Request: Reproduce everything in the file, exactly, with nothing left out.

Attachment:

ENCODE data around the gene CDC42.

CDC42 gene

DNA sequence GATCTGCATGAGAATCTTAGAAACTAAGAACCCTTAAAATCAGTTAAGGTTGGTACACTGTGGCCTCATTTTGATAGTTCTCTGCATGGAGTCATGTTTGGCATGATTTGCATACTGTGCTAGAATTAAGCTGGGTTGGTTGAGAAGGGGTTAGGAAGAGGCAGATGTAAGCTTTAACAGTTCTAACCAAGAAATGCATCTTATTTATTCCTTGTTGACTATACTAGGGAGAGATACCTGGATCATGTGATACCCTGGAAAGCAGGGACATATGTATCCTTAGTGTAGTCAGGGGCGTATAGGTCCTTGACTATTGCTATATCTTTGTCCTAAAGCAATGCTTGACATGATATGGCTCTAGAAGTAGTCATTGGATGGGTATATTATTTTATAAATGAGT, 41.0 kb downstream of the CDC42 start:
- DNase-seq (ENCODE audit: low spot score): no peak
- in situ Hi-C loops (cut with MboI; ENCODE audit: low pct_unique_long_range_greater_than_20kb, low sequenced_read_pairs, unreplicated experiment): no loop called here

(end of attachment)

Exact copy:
ENCODE data around the gene CDC42.

CDC42 gene

DNA sequence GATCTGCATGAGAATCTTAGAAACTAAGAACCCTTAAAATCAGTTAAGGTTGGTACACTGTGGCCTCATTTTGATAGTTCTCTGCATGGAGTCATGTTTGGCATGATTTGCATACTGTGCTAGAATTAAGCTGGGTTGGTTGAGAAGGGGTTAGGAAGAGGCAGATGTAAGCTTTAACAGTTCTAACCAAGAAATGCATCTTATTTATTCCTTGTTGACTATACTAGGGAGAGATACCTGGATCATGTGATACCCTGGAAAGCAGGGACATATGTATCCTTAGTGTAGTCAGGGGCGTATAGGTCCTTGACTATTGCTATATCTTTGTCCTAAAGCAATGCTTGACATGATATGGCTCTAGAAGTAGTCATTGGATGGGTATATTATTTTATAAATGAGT, 41.0 kb downstream of the CDC42 start:
- DNase-seq (ENCODE audit: low spot score): no peak
- in situ Hi-C loops (cut with MboI; ENCODE audit: low pct_unique_long_range_greater_than_20kb, low sequenced_read_pairs, unreplicated experiment): no loop called here